Friday, November 16, 2007

Uphill Both Ways

Wow! A month away from this blog. It's hard to get back to putting pixels on paper. We're making slow progress with the project, but have had some challenges over the last month. Here's an overview:

Working down the backlog is still our main goal. We've realized that we won't see the end of the backlog by November 30. This month, four out of nine urologists are on holidays. The rest of us are doing our regular work as well as looking after lab results and returning patient phone calls for our vacationing partners. There's not a lot of free time (or much appetite) for adding extra office visits. Even so, Amanda continues to recruit (successfully!) for working evening office hours (5-6 pm, once a week for each doctor). Also, our part-time partners continue to come back to work on their "month off" to work extra days.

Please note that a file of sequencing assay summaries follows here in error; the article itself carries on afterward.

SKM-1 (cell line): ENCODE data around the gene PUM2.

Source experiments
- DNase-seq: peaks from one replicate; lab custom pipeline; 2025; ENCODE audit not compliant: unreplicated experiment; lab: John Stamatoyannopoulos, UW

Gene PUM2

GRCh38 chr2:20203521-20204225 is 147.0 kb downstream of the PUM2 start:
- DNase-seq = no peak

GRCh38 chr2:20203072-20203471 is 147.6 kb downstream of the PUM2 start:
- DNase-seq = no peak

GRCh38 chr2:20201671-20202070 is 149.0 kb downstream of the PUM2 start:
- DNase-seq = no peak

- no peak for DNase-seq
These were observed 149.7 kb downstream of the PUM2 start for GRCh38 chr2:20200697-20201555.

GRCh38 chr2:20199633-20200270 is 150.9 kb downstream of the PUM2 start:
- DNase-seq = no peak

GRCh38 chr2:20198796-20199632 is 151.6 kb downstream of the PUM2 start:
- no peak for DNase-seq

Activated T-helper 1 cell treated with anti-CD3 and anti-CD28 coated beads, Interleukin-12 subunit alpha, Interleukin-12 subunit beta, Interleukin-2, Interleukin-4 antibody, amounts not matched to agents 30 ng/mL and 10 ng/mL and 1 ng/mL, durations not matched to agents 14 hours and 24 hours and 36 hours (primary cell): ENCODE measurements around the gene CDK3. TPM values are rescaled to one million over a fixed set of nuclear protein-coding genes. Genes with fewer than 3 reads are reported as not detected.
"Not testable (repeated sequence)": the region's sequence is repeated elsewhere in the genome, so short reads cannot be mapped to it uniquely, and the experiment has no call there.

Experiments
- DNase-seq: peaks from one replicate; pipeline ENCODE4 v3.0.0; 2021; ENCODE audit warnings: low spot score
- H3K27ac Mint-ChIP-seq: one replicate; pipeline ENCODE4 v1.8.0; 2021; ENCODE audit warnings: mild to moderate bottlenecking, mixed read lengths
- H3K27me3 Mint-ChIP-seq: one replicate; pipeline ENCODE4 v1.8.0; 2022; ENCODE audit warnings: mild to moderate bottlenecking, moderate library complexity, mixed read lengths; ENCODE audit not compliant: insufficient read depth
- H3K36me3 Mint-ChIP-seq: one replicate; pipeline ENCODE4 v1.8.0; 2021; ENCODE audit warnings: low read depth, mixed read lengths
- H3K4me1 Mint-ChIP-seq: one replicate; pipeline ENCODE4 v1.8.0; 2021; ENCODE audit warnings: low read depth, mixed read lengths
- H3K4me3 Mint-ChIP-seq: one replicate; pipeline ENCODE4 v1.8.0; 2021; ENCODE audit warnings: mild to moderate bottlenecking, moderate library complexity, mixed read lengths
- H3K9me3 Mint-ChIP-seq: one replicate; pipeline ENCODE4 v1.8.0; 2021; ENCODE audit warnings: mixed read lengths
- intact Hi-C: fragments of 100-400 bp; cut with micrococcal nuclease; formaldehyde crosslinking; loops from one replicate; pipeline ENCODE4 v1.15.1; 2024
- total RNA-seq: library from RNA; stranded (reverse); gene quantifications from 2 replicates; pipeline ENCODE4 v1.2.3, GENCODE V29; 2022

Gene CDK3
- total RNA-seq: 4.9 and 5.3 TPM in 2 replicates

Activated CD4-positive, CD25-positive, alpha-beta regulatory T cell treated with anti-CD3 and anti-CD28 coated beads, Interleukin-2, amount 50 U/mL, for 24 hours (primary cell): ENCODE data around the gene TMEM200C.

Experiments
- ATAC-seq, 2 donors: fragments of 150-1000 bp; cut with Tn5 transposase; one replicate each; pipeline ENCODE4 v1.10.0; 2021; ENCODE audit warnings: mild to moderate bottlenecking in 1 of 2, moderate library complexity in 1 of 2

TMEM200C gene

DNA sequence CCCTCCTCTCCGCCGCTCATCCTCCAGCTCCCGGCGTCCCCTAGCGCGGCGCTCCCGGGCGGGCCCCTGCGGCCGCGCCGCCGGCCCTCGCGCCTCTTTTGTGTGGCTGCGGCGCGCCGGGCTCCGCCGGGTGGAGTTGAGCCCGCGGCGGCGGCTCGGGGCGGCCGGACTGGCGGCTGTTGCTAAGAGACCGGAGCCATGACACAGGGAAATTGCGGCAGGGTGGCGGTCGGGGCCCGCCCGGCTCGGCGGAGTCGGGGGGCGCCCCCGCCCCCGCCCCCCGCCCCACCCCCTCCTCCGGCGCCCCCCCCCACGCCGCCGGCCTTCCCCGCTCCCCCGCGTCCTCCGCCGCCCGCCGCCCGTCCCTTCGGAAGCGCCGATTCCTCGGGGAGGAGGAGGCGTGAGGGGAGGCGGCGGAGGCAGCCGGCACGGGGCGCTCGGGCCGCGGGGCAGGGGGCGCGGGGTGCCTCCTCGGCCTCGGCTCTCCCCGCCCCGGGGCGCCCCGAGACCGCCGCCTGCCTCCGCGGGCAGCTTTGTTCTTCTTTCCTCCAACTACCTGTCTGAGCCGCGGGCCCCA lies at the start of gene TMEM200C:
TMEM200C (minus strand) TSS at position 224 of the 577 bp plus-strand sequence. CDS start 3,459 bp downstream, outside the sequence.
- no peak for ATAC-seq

December is also going to be a difficult month in which to mobilize extra effort toward the backlog. Hospital holiday slowdown at the end of the month should free up some of us to do extra work at the office. On the other hand, when the hospitals slowdown, we plan for half of us to take holidays over Christmas week and the other half are off New Years week. We'll try to work through as much backlog as possible over the holidays. I'm hopeful that our efforts in January and February will set us up to wipe out the backlog by the end of February.

The other project we're working on is partnering with referring physicians to become more efficient in assessing common urologic conditions. I used hematuria (blood in the urine) as an example in "Accounting for Demand". We've developed a checklist of information we need when seeing patient with hematuria. Amanda has faxed it out to several of the large family medicine clinics in Saskatoon. We've also posted the cover letter and checklist on our practice website. Referring physicians can access it there, but we're also planning to do a fax campaign. We'll fax the cover letter and checklist to referring physicians whenever we fax them any of our consultation letters. This way, we should get a wide distribution of the checklist without needing to do a formal mail-out.